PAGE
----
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Assassin’s Creed movie poster (cropped with lower resolution, per fair use laws), October 18, 2021. (https://www.deviantart.com/harzi17/art/Assassin-s-Creed-Movie-Poster-625133669)

Where does modern-day racism come from? There’s a recent movie that inadvertently attempts to answer this question, Assassin’s Creed (2016). The film did not do particularly well in theaters, making only $54.6 million in the US, and just under $241 million worldwide. Perhaps the rise of Donald Trump as president made its themes hit too close to home for too many moviegoers. But somehow, the movie’s director Justin Kurzel and its writers unknowingly shot a one-hour-and-fifty-minute crash-course in racism since 1492.

The Knights Templar versus the Assassin’s Brotherhood, a fight between shared bloodlines, Roman Catholicism, and Islam, that is what the game Assassin’s Creed is about. The movie, though, is about much more. It centers the technological science-fiction wonder known as the Animus, a machine that can tap into one’s DNA and find memories passed down generations ago. The Templars use the Animus to find the Apple, the mythical codex that would theoretically allow them to eliminate free will and the ability of people like the members of The Brotherhood to resist their reign. Except that real life has already surpassed art. In 2013, scientists had already discovered that mice and humans can both store memories in a few lines of code within DNA strands across generations. The scientific term for this is transgenerational epigenetic inheritance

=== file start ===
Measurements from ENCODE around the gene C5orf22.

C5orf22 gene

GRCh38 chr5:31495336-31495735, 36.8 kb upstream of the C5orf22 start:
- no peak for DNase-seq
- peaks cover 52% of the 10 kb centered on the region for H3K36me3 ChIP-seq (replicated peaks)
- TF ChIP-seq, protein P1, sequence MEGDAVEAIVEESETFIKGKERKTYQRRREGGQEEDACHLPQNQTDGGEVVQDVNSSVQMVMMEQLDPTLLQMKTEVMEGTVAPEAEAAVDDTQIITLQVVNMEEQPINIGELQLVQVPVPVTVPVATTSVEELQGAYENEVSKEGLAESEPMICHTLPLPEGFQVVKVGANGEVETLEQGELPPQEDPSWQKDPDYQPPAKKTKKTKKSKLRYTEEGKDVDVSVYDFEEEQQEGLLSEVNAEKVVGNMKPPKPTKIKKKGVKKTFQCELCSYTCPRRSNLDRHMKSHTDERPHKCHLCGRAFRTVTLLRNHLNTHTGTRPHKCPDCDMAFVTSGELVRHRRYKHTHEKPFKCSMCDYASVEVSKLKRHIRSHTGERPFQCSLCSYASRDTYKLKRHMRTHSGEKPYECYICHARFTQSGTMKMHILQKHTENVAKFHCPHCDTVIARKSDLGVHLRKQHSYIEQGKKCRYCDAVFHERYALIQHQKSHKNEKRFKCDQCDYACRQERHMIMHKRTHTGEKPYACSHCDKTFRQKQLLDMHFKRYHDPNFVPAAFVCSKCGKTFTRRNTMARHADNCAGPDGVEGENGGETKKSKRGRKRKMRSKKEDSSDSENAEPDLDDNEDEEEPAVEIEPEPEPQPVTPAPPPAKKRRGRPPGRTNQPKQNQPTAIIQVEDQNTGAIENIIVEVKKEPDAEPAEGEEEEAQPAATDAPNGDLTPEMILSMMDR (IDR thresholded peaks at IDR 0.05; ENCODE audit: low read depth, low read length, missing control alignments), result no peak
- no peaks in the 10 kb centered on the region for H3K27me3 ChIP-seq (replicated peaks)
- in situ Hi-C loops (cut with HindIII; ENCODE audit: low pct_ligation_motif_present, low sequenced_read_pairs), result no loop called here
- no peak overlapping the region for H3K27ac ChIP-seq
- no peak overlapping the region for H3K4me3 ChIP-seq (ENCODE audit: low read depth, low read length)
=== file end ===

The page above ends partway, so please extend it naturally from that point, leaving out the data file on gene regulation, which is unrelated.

There is no real-life version of the Animus yet. But it would figure that the Templars would use such a thing for their dystopian ends. The work of the Abstergo Foundation Rehabilitation Center, a subsidiary of The Templars’ corporation Abstergo Industries, fakes lead character Callum Lynch’s (Michael Fassbender) death and kidnaps him, then uses him to go back to 1492 Andalucia to find the Apple. Once Callum goes through this neurological and psychological “regression” to 1492, he embodies his assassin ancestor Aguilar de Nerha. Aguilar was the last ancient known to have possessed the Apple. 

The year 1492 is important, and not just because of Christopher Columbus. It’s the year Spain unified under the joint rule of Queen Isabella I of Castile and King Ferdinand II of Aragon and Castile, as their forces drove the last Moor ruler out of Granada. That victory ended more than 750 years of Arab Muslim and Moorish rule on the Iberian Peninsula, the Reconquista, as Spanish historians have called it. Later that year, Isabella and Ferdinand expelled all remaining Jews who refused to convert to Catholicism. Spanish Muslims faced persecution from 1492 on, and eventually faced Inquisición and expulsion, too. Between 1609 and 1614, Spain forced as many as 300,000 Muslims of Arab, Moorish, and Spanish descent out of the country.

There are at least three sources from which modern-day racism springs. All are in the mix in Assassin’s Creed. The Arab world and the Trans-Saharan Trade, which included enslaved Africans in exchange for goods and knowledge, some of whom ended up in Arabesque Spain. The Iberian world of what would become Spain and Portugal, with a combination of anti-Arab and anti-Moor nationalism, racism, and Islamophobia on regular display. And, the English, the founders of Jamestown, British plantation slavery in North America and the Caribbean, and heavy contributors to the Transatlantic Slave Trade. The Templars’ headquarters, by the way, are in London.